Monday, April 13, 2015

Cruise time.

On Saturday I get on a bus in Norwich and ride for a few hours down to London Victoria Station. Then I catch another bus (hopefully with my auntie in tow) to Tilbury docks ready for our embarkation on the Marco Polo. We sail out on Saturday afternoon and head off towards Amsterdam.  Sunday we spend all day in Amsterdam, I have absolutely no idea what we are going to do there and haven't planned anything but we'll just have to wing it.  I'm not interested in queueing up outside the Rijksmuseum for example but we haven't booked any onshore excursions in Amsterdam and I hope we don't just end up moping about in a cafe because we don't have a clue where else to go.  Monday we spend at sea, putt-putting along towards Norway.  Tuesday, we go up the Hardangerfjord to Ulvik, again not sure what we're going to be doing in Ulvik - weather permitting, I will be taking lots of photos.  Wednesday, we negotiate the narrow Sognefjord to Flam and we will be getting on a mountain railway for a trip up the hills (har har) to Vatnahalsen Hotel in Myrdal for waffles and coffee.   On Thursday we arrive in Bergen and have the whole day there; then it's back on the boat for all of Friday and we arrive back at Tilbury docks on Saturday morning.  I will take a very large number of photos, might even do a little video here and there (we'll see how the batteries hold out).

Note for all you people who might want to do the cruise thing in the future
When you decide to do a cruise, there are a couple of things that you need to bear in mind (which I had no clue about when I hesitatingly said 'Yes' to Auntie Jean a few months back):

1. If you don't have at least twice the amount of the cost of the cruise spare in your bank account when you book it, don't bother to go, cruising is not cheap! I mistakeningly thought that the cost of the cruise would include just about everything and all I'd need to find would be extra money for drinkies here and there, wrong.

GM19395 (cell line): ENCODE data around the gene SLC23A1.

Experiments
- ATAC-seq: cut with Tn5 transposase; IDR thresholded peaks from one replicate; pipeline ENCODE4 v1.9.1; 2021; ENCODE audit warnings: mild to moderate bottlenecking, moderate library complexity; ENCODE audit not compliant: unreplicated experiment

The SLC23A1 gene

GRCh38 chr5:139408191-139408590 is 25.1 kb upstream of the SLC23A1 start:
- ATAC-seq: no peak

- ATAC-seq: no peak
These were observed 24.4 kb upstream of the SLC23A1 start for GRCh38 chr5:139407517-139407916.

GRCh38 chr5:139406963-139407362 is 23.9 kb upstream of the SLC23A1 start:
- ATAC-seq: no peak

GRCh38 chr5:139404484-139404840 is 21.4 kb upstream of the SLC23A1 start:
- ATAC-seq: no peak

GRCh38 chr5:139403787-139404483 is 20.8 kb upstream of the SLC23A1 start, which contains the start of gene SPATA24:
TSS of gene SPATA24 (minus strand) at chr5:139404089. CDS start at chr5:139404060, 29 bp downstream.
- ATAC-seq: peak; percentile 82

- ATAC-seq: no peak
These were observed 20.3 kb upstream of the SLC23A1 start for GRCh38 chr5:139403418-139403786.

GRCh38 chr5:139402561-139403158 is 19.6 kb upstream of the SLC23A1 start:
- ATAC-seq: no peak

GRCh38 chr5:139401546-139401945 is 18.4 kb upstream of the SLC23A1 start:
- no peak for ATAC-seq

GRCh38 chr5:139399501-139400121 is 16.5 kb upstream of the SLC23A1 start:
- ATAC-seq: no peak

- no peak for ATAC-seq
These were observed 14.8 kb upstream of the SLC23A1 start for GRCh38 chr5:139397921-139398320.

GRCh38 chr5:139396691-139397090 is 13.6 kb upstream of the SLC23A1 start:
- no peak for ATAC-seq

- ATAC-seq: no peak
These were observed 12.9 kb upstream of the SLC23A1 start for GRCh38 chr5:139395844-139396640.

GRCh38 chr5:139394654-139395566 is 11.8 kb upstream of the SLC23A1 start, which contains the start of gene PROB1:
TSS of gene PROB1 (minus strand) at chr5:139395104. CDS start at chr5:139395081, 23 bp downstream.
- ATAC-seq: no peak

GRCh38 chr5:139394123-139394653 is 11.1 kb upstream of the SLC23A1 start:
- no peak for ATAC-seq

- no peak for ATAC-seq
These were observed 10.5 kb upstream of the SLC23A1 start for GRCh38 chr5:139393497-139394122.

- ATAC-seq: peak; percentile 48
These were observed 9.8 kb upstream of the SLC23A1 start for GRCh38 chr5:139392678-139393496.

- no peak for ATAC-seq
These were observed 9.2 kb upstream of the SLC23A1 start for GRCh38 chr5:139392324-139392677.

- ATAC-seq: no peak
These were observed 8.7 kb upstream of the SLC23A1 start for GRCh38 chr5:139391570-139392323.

2. When you board the ship, they take your card details and from then on all onboard costs are charged to your account.  You are presented with an invoice when you are close to ending the cruise to 'settle up'.   I do not like this method of doing stuff, I prefer to pay as I go along, so I know what's been spent and how much money I've got left. I don't like having to guess at where I am on my account and then get a nasty shock at the end of the week.  I'm not Oppenheimer.
3.  You have to budget an extra £5 per day for compulsory charges for gratuities (it differs from ship to ship) - this is automatically added to your bill at the end of the tour. 
4.  Any excursions that you decide to take are not included in your cruise fare.  And let's be honest, what's the point of going on a cruise, if you don't take a shore excursion? Only problem is you are a captive consumer and don't have much choice with regards costs of these excursions and they are all very expensive.  Yes, you can opt out and try do it on your own but that might end up costing you way more money and you always run the risk, if you go on someone else's onshore excursion, that you don't get back to the ship in time to continue on the cruise! Big problem that. 
5.  Your drinks onboard the ship are not included in the fare, which is fair enough, they're not included in most holiday packages.  However, be aware that again you are a captive consumer and the ship can pretty much charge what they want for a bottle of wine or a spirit, so be prepared to budget heftily for this or flutter your eyelids a lot and get some old codger to buy your drinks for you.  (that's one of my plans but it never works). 
6.  Any crafts or enrichment courses that the ship 'offer' for the guests to do whilst onboard may also be charged for - this is not clear in the pre-booking or pre-cruise information. So I can only comment on this when I'm back.  
7.  You ARE going to have to get a shed load more fancy clothes - because it's expected, in fact almost insisted upon, that you will dress up at least four times (if you are on a week long cruise, that is) for the cocktail parties and Captain's ball and what not.   You need evening clothes, doll. This was a big issue for me because I don't buy evening clothes.

The onboard costs can run away with you, so keep a tight record of what you're spending and get slips for the drinks if you can (I don't know yet, I'll tell you when I get back).  

Norway is VERY expensive, well this is what everyone is telling me and what is being said online - I'm actually terrified to look at anymore websites about Norway tourism because they frighten me to death.  

If I sound a bit stressed about this upcoming cruise, well I am - but that's mainly because of the financial implications.  I didn't realise how much 'extra' hidden costs were lurking beneath the oh-so- reasonable cost of the actual cruise itself.  By the time I've finished with this though, I'll probably find that I could have gone to South Africa for two weeks and still had some change when I got back. 

See ya later!